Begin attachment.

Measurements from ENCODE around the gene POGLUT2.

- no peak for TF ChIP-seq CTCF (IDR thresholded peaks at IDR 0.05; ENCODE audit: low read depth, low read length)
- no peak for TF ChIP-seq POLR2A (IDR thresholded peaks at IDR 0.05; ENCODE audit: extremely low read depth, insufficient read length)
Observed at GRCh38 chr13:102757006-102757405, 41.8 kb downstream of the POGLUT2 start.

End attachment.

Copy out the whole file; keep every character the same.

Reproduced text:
Measurements from ENCODE around the gene POGLUT2.

- no peak for TF ChIP-seq CTCF (IDR thresholded peaks at IDR 0.05; ENCODE audit: low read depth, low read length)
- no peak for TF ChIP-seq POLR2A (IDR thresholded peaks at IDR 0.05; ENCODE audit: extremely low read depth, insufficient read length)
Observed at GRCh38 chr13:102757006-102757405, 41.8 kb downstream of the POGLUT2 start.